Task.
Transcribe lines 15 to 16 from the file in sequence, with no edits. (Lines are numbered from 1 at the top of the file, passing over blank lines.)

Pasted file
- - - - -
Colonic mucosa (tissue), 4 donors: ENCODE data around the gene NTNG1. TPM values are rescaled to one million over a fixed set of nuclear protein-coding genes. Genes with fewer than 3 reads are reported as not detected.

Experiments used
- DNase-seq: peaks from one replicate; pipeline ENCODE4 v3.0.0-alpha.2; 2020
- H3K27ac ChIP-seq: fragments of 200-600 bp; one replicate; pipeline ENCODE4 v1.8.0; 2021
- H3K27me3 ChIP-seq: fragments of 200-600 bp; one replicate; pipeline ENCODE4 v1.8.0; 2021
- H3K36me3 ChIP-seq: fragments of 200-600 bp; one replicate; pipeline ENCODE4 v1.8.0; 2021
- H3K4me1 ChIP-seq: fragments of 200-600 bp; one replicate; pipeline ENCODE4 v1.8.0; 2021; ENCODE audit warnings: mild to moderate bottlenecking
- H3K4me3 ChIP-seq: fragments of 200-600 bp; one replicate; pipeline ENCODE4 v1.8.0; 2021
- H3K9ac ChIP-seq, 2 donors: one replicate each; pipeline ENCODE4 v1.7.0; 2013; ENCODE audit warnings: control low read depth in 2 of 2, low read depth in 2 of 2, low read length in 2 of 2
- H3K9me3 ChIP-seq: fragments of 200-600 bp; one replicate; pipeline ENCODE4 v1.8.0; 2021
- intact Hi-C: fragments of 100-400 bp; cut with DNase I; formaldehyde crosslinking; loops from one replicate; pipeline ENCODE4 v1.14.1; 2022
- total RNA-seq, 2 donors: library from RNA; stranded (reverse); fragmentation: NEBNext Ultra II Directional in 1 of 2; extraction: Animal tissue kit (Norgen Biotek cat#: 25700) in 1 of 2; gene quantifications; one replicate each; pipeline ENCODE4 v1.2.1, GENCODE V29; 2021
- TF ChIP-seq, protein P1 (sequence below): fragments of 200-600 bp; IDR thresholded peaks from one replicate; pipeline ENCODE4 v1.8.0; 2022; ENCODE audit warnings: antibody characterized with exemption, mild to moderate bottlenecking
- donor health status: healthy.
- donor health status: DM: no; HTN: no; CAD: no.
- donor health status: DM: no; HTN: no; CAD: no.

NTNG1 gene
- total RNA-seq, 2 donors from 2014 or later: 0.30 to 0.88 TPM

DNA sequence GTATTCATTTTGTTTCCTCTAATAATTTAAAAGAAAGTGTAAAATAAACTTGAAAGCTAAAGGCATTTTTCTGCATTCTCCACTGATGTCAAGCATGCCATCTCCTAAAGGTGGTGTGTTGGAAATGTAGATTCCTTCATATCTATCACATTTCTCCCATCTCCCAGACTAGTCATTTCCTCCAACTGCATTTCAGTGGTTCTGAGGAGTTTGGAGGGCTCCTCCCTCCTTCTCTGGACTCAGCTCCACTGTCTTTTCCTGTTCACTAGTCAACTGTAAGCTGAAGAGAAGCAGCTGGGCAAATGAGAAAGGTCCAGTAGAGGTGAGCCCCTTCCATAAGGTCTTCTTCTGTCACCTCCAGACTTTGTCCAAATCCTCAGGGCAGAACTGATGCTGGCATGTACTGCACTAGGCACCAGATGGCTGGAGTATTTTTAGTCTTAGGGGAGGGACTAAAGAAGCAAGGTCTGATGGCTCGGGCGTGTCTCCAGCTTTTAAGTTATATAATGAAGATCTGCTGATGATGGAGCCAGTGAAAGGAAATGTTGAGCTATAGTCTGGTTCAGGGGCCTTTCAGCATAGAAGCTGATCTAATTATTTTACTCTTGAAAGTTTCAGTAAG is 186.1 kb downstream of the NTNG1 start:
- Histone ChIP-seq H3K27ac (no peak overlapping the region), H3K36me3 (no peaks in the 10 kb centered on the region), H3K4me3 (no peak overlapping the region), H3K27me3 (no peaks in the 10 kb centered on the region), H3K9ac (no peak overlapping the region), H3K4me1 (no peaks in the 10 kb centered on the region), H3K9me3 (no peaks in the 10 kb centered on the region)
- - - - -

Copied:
- donor health status: DM: no; HTN: no; CAD: no.
- donor health status: DM: no; HTN: no; CAD: no.